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​About 90 students from several groups volunteered at the Santa Shop for
tasks such as wrapping presents.

​Santa Shop Helps Providence Families Celebrate Christmas

Students at a Providence independent middle school will have a merrier Christmas this year, thanks to a “Santa Shop” at Providence College organized by the Dirigo Leadership Honor Society and assisted by several student groups.

Families of about 55 boys enrolled at The San Miguel School each were invited to select three items from among the more than 150 gifts at the event. San Miguel, run by the De LaSalle Christian Brothers, serves fifth- through eighth-grade boys of limited financial means.

Kevin Brawley ’12 first organized the event for families of sixth-, seventh-, and eighth-graders last year. This year, members of Dirigo — 13 seniors who have held top leadership roles on campus — took up the challenge and extended the program to all four of the school’s class years. Gifts were donated by students, faculty, and staff.

They started work in late October, planning how to approach potential donors and organize volunteers. Members also reached out to student groups to spread the word and encourage students to buy toys as well as make monetary contributions.

“We thought it was a great success,” said Annie Wendel ’13 (Ridgefield, Conn.). “We’re definitely looking forward to doing it again next year. It’s a really great opportunity for PC to continue our presence in the community.”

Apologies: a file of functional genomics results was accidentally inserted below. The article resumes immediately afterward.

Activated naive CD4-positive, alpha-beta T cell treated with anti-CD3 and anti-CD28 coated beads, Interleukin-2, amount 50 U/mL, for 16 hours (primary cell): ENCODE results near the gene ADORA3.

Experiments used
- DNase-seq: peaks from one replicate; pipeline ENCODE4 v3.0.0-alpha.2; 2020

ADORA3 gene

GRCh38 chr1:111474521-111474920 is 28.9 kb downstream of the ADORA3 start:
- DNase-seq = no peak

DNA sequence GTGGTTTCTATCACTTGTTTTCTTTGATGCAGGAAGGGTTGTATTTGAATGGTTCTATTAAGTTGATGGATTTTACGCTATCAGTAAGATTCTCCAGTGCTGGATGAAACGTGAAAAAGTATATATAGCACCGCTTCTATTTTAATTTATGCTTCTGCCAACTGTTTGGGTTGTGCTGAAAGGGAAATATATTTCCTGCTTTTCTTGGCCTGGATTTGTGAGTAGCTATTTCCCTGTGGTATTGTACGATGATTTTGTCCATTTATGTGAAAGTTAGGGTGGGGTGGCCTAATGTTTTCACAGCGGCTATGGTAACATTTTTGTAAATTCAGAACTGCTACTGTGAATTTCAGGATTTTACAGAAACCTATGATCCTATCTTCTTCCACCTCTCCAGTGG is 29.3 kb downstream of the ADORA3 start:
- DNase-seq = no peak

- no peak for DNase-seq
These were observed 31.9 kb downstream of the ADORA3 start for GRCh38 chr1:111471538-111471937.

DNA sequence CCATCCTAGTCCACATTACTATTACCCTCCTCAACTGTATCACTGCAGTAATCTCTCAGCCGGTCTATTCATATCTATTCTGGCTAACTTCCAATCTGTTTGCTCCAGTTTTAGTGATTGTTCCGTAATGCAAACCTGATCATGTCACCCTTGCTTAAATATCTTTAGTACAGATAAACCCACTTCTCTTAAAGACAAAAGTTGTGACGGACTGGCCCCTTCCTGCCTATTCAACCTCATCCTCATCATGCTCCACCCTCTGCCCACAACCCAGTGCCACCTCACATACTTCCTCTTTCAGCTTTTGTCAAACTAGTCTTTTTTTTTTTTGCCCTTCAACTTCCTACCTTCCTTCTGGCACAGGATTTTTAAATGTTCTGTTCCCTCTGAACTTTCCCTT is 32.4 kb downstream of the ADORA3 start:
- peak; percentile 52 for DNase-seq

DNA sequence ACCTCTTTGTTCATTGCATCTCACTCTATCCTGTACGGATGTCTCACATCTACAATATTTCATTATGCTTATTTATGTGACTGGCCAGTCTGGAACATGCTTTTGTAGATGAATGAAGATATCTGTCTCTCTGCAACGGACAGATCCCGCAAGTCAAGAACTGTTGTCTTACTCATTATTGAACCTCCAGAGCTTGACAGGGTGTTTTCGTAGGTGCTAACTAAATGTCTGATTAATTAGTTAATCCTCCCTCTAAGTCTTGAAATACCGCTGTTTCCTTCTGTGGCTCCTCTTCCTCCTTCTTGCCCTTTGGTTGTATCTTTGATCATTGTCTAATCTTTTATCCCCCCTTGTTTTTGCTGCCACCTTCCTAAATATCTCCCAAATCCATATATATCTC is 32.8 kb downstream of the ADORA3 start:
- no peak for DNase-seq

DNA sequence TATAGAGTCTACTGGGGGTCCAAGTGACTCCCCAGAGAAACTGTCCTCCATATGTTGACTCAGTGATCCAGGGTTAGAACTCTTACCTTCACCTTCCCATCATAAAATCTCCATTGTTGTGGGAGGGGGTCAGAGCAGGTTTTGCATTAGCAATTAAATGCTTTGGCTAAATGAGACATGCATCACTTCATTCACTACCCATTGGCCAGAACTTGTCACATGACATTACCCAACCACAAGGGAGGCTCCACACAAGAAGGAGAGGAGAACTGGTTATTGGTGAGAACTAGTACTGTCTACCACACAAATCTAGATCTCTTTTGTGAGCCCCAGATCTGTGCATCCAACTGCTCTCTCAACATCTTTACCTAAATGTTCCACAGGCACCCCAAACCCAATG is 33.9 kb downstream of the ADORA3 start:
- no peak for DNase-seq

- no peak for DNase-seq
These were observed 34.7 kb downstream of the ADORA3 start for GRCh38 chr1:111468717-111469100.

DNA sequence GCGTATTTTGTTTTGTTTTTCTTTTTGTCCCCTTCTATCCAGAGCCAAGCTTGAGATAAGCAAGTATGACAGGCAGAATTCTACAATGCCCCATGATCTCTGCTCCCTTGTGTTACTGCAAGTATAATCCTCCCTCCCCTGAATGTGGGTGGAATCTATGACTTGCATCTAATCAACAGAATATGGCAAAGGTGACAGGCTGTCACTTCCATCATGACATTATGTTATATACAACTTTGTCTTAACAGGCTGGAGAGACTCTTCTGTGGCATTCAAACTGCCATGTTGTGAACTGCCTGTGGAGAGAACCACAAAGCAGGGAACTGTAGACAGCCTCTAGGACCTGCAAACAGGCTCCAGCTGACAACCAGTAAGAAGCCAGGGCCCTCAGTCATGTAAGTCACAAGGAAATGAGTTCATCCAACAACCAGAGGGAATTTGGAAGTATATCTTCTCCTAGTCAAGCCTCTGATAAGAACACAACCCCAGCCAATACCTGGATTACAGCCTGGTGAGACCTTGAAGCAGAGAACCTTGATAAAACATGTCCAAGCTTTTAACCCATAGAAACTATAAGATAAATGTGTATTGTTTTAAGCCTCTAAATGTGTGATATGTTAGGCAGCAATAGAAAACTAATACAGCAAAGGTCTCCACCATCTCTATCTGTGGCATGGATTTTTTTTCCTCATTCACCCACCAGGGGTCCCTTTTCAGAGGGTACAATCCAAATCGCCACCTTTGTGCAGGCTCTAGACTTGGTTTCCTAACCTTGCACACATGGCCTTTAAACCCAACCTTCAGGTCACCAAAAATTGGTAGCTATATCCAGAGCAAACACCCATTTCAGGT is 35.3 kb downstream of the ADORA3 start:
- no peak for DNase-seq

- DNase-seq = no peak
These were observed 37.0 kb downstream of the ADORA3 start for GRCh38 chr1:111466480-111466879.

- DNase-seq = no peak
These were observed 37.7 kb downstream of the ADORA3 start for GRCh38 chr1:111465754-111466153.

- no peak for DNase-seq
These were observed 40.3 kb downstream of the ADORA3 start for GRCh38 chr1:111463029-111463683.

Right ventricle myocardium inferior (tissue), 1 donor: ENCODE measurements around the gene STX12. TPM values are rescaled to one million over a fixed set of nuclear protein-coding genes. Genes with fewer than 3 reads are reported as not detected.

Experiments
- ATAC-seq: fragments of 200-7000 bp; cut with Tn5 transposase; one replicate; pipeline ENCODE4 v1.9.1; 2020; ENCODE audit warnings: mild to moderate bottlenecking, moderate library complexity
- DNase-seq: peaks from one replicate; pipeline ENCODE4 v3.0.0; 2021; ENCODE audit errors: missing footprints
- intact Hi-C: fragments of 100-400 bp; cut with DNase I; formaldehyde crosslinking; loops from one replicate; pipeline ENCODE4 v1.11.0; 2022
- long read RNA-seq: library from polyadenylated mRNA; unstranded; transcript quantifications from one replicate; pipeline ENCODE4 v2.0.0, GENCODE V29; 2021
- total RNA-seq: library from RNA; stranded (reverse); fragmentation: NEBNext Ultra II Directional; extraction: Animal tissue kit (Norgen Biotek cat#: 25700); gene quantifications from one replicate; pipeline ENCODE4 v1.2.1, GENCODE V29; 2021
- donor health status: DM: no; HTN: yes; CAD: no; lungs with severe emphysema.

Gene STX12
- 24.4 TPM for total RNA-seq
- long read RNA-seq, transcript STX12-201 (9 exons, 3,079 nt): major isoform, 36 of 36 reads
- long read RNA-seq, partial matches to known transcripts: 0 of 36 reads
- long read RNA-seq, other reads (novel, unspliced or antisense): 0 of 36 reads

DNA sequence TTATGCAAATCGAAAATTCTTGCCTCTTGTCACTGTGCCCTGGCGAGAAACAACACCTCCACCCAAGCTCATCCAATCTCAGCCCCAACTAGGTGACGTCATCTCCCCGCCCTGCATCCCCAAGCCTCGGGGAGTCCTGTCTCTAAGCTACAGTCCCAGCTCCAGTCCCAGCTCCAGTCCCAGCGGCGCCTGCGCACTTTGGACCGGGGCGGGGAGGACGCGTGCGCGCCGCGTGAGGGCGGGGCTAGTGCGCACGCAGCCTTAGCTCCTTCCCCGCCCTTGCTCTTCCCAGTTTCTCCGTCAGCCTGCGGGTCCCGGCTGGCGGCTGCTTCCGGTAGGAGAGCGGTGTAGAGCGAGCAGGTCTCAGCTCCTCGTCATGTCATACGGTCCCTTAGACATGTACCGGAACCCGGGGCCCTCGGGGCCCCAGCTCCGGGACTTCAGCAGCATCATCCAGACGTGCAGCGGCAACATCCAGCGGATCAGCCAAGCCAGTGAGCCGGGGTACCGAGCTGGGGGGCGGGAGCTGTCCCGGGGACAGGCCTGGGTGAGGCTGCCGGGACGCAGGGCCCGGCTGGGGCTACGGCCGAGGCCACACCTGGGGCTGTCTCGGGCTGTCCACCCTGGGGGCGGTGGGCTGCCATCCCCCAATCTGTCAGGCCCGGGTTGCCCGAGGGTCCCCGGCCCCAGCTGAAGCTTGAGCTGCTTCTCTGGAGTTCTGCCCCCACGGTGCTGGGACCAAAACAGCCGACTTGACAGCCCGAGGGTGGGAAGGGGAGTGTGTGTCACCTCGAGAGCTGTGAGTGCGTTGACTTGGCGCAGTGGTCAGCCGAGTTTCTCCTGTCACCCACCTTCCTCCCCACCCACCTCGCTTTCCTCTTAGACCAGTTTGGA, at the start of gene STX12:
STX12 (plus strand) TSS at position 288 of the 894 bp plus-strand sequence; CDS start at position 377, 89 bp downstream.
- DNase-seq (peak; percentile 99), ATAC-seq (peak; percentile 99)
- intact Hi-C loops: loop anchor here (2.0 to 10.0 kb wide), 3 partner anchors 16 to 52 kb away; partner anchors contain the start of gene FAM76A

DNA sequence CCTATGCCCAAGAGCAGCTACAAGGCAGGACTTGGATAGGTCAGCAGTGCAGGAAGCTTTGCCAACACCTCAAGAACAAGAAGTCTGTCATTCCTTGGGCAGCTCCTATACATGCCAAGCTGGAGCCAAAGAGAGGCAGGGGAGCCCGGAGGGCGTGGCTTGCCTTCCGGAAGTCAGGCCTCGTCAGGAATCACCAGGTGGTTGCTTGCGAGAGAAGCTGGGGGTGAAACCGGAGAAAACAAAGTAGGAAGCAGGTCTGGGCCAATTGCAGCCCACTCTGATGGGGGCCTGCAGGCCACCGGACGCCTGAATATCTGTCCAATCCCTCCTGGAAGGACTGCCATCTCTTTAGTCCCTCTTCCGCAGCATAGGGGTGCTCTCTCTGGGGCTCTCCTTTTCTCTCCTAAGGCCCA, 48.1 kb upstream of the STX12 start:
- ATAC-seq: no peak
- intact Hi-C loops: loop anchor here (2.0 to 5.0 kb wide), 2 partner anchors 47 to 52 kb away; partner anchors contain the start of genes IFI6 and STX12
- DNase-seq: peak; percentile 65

About 90 students volunteered for the Santa Shop from groups such as the Board of Programmers, the Board of Multicultural Student Affairs, Campus Ministry, Student Congress, the Office of Student Activities-Involvement-Leadership, Pastoral Council, and Friars Club along with the Pep Band and women’s field hockey team. They helped coordinate the donations as well as set up the event at the Campus Ministry Center.

“We tried to make it festive, just to make it as friendly and welcoming as possible,” Wendel said.

Festive fun

Sodexo, PC’s food service vendor, donated eggnog and cookies for the families to enjoy while they waited for their turn to choose presents. The students also played Christmas music and had volunteers dress in red and wear reindeer antlers and hats.

Gabriella Carbone ’13 (Bellerose, N.Y.), who coordinated volunteers for the event, said they tried to make the event as convenient as possible for families — even posting students to ensure that parents didn’t get lost on their way to the Campus Ministry Center.

“They got to relax a little bit. It wasn’t as hectic as a Toys “R” Us,” she said.

Sports equipment such as footballs and basketballs were a popular choice for parents, Wendel said, though their irregular shapes presented a challenge for those who volunteered to wrap the gifts.

Some students even served as interpreters for families who needed that assistance, Wendel said.

Brother Lawrence Goyette, F.S.C.,  ’72 & ’07Hon., San Miguel’s executive director, praised the students for the hours they spent putting the Santa Shop together. “They organized it just like a Santa’s workshop,” he said.

It’s just one example of PC students assisting San Miguel. For example, members of the Organization of Latin American Students have mentored the middle schoolers on winter weekends for several years, Brother Lawrence said. 

The Santa Shop meant a lot to the families of his students, he added.

“We literally have families that don’t even think about Christmas,” he said. “The expense, the gifts … it’s basically just another day.”

But the help provided by PC and other organizations that adopt families and students during this season “allow kids to have a really special Christmas.”  

— Liz F. Kay

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